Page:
18 June, 2021
KAUST Bioprinting Ultrashort Peptides for Tissue Engineering
Researchers from the King Abdullah University of Science and Technology (KAUST) have developed an automated process for bioprinting a hydrogel scaffold, based on ultrashort peptides, with uniformly distributed cells. Many synthetic polymer hydrogels require harsh chemicals, and feature conditions that threaten the survival of cells, but apparently these scaffolds hold their shape, and facilitate good cell growth, so they’re beneficial for tissue engineering. The team published a paper on their work, titled “Ultrashort Peptide Bioinks Support Automated Printing of Large-Scale Constructs Assuring Long-Term Survival of Printed Tissue Constructs,” and designed three different peptides using various combinations of cyclohexylalanine, isoleucine, lysine, and phenylalanine amino acids. A novel triple-inlet nozzle was used: the peptide bioink goes in one, a buffer solution in another, and the cells are then added through the third, allowing the peptide ink to gradually mix with everything else. Once the final ink is ejected, it solidifies instantly, and captures cells within the structure.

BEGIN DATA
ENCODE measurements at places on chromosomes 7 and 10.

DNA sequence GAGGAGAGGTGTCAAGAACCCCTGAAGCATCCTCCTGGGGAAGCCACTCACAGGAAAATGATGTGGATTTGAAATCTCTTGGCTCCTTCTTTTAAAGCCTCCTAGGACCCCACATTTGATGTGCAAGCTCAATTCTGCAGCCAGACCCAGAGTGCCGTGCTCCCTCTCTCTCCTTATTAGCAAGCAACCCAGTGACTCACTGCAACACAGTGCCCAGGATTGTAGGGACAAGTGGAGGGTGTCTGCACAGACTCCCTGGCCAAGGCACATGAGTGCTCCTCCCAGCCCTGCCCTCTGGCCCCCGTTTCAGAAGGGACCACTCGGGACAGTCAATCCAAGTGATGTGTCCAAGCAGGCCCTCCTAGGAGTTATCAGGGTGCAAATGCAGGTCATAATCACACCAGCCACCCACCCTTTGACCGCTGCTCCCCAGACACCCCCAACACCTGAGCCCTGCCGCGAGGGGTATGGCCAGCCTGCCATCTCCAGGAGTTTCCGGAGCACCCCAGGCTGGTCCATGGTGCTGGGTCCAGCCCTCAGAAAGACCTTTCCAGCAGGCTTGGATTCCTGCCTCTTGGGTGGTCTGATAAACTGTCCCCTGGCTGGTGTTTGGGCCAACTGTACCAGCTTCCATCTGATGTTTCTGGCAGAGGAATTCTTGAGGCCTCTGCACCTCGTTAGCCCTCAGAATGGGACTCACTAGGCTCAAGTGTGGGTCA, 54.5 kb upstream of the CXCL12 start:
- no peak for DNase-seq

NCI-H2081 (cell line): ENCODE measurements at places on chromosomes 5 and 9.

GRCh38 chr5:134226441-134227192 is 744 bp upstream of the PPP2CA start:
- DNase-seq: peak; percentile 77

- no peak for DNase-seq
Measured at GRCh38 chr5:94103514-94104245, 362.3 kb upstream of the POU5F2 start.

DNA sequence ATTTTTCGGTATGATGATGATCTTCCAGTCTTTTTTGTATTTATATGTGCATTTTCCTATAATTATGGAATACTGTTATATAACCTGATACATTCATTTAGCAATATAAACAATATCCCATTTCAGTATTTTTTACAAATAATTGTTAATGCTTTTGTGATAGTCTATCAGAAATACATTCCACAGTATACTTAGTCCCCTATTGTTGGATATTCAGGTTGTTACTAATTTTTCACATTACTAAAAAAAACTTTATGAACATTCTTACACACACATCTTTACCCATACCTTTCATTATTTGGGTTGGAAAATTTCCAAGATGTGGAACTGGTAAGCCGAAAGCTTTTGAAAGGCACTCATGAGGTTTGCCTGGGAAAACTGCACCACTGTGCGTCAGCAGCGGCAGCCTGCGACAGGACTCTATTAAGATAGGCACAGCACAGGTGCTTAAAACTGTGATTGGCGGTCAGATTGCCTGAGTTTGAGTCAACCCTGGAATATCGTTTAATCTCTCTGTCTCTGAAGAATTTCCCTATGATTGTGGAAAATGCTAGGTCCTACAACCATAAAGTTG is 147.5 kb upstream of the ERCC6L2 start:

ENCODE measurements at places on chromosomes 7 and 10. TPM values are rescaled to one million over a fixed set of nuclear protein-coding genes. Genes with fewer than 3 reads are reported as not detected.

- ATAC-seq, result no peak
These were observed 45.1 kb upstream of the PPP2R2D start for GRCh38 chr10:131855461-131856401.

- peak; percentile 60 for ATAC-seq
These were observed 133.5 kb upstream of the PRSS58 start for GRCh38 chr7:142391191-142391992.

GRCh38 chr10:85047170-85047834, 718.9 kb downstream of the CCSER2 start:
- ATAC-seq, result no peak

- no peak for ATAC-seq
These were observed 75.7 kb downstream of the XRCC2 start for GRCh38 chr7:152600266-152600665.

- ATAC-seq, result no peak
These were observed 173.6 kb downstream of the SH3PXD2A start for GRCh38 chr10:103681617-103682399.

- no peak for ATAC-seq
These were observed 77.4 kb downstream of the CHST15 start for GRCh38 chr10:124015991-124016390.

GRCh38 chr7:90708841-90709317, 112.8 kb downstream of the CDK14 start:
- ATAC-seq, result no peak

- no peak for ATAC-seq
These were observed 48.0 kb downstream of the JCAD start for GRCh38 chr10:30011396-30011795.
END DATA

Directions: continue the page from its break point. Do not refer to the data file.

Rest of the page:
KAUST bioengineer Charlotte Hauser, who led the research team, said, “Our next step is to bioprint 3D disease models and miniature organs for high-throughput drug screening and diagnosis. These could help reduce the time and cost of searching for more effective and personalized drugs.”
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